In conclusion, the dimensions of clusters are probably determined by the IO electrical coupling coefficient, and thus by the magnitude and distribution of the return inhibition from the cerebellar nuclear feedback, which has been demonstrated in previous in vivo experiments (Ruigrok and Voogd, 1995; Lang et al., 1996) and supported with mathematical modeling (Leznik et al., 2002; Velarde et al., 2002).
From another perspective, while the temporal distribution of activity is well demonstrated at the olivary level, one may wonder about the time dispersion produced by the olivocerebellar pathway given the different distances between the olive and their target PC. I came to the realization that if isochronicity is to be present, then the conduction time between the inferior olive and its target Purkinje cell should be close to uniform, independent from the distance such a signal had to travel. This issue is particularly significant given that the folding nature of such a cortex can increase the path length to the PC by more than 50%; furthermore, the correction of the conduction velocity required ensuring that synchronicity was related linearly to distance. Having tested this hypothesis with my colleagues Sugihara and Lang (Sugihara et al., 1993), it was very gratifying to find that the time dispersion for a nearly 4 ms conduction time was ±500 μs to any regions of the cerebellar mantle, regardless of the distance between the olive and the cerebellar cortex at the bottom or top of the deep cerebellar folia or at any point in between (Fig. 2). The results were based on complex spike latency from 660 different PC from 12 rats.
Since that time, the isochrony was confirmed in further experiments with other cerebellar systems (Ariel, 2005; Brown and Ariel, 2009). A similar finding concerning conduction isochronicity has also been observed in the thalamocortical system and has been interpreted, as in the case of the olivo-cerebellar system, as a mechanism for temporal coherence. In this case, such timing has been related to the temporal coherence associated with cognitive binding (Engel et al., 1997; Salami et al., 2003; Chomiak et al., 2008; Vicente et al., 2008).
Therefore, the results indicated that the cerebellar cortex, while being deeply folded anatomically behaves, functionally, as an isochronous sphere as far as the olivocerebellar system is concerned. Further, such isochronicity is actually related to the onset time and duration required for proper motor execution (Welsh et al., 1995).
Finally, the issue of error sensing, which previously occupied a great deal of interest in cerebellar physiology, has been treated in detail in excellent reviews concerning inferior olive function (Simpson et al., 1996). My personal view is that the error sensing signal, in which climbing fiber responses are often observed—while being a very important functional phenotype—is not the central cerebellar function some authors claim.
From my perspective, the high probability of complex spike activation in relation to unexpected error signals correlates well with such events simply because it is easier to detect, as climbing fiber activation is massive when a large reset of the oscillatory phase occurs (Makarenko and Llinas, 1998; Leznik et al., 2002; Chorev et al., 2007, Khosrovani et al. 2007; see also Van der Giessen et al., 2008, for the connexin 36 role in this reset) and when requiring a massive temporal reorganization of motor pattern activity. In agreement with previous intracellular results (Llinas and Yarom, 1986), an extracellular stimulation given at the dorsal border of the IO nucleus generated a full action potential followed by a membrane hyperpolarization in nearby neurons. These results also demonstrate that if the cell was oscillating at the time of the stimulus, its oscillations are stopped momentarily, but resumed with a different phase shortly after the stimulation. Moreover, in later experiments, it was also determined that such extracellular stimulation may reset the phase without affecting the amplitude or frequency of the subthreshold oscillation (Leznik et al., 2002), and that for most cells recorded, this phase reset could be observed repeatedly with subsequent stimuli. However, the most surprising property discovered was the fact that the oscillation phase shift was remarkably constant (Fig. 1C(im) and D) and independent from the original phase moment at which the stimulus was delivered. This property is of central importance in defining IO function, as it gives a clear time constraint to the functional states generated by the neuronal ensemble. This electrophysiological property is illustrated in Fig. 3.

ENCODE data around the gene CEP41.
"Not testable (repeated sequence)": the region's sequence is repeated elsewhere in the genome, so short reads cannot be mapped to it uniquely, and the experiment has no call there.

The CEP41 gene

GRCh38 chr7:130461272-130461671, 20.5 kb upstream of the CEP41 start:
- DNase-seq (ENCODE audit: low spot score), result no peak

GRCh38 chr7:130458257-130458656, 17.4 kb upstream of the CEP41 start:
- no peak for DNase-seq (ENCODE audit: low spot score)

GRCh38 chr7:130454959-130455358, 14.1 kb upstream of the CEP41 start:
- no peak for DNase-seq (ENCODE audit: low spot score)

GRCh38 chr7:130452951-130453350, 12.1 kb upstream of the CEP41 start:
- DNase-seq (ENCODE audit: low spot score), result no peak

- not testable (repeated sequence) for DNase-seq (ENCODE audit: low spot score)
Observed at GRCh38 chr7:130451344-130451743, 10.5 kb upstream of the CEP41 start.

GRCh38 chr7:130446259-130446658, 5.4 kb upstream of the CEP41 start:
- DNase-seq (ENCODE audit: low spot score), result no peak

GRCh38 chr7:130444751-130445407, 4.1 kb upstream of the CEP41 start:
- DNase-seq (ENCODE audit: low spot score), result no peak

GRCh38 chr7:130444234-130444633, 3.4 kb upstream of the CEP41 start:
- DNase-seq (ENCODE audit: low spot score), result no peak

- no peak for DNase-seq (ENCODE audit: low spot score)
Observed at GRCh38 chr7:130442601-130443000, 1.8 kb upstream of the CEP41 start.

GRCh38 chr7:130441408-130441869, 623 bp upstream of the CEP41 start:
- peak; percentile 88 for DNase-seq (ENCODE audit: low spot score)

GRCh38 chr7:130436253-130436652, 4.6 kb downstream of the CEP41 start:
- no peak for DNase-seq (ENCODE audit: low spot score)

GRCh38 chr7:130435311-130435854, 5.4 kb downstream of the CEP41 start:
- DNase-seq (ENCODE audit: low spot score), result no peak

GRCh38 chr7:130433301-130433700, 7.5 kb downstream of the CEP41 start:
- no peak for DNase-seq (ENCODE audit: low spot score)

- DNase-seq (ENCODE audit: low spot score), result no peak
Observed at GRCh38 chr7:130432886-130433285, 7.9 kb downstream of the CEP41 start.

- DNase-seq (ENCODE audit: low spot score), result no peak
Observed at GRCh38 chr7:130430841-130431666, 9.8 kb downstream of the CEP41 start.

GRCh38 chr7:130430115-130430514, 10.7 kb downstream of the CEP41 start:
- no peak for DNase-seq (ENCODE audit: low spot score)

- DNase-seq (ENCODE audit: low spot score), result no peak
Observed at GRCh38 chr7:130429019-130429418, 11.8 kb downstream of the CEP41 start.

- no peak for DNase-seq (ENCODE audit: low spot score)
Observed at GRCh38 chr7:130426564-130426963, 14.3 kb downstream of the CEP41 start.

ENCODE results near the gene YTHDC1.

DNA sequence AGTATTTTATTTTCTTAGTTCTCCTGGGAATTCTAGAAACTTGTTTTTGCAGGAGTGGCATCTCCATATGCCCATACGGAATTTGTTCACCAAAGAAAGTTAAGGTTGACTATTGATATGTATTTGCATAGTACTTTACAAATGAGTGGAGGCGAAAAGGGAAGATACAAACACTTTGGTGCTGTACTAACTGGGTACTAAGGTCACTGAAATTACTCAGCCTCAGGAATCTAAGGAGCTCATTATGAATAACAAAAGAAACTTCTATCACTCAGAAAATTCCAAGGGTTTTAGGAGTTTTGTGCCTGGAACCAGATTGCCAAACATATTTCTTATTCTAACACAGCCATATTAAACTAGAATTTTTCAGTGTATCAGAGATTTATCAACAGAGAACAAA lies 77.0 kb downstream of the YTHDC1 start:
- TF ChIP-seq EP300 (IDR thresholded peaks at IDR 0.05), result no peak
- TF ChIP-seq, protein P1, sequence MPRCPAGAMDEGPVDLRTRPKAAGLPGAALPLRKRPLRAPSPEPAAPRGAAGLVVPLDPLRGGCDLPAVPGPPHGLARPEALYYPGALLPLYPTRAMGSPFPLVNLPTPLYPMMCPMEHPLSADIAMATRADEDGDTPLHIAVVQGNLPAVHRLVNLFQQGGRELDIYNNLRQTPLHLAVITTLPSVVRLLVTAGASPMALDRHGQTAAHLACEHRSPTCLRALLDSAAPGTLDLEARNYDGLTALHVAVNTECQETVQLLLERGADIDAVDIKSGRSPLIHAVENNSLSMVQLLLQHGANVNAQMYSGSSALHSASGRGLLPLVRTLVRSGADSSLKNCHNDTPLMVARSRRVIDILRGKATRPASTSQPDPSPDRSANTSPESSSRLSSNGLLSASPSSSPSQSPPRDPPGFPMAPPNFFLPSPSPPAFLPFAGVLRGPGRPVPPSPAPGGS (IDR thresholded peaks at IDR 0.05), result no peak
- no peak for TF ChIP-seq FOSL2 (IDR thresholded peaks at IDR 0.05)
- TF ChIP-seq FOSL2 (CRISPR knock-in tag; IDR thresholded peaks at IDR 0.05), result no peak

The reset property of the IO circuit can thus be considered as the main component in the large correction that must be generated when a movement error is generated. This is best illustrated by the fast recovery that we all experience when tripping during locomotion and the fact that we do not fall, while robots do, under similar circumstances. The issue of error correction has been studied elegantly under conditions where random stimuli require temporal resting in cases in which robust activation of cerebellar system is encountered (Schweighofer et al., 2004); however, this issue must be addressed further as other views are also clearly present (Horn et al., 2004). The image one has is that of a very large population of PC-activated that then mediated a rapid inhibition of the inhibitory effect of the nucleo-olivary, thus resulting in increased coupling at the olivary level. This event will produce a large and coherent activation of IO neurons; thus, an increased probability of complex spike Purkinje activation ensues. In short, then, error correction is one mode, but not the main mode of inferior olive function.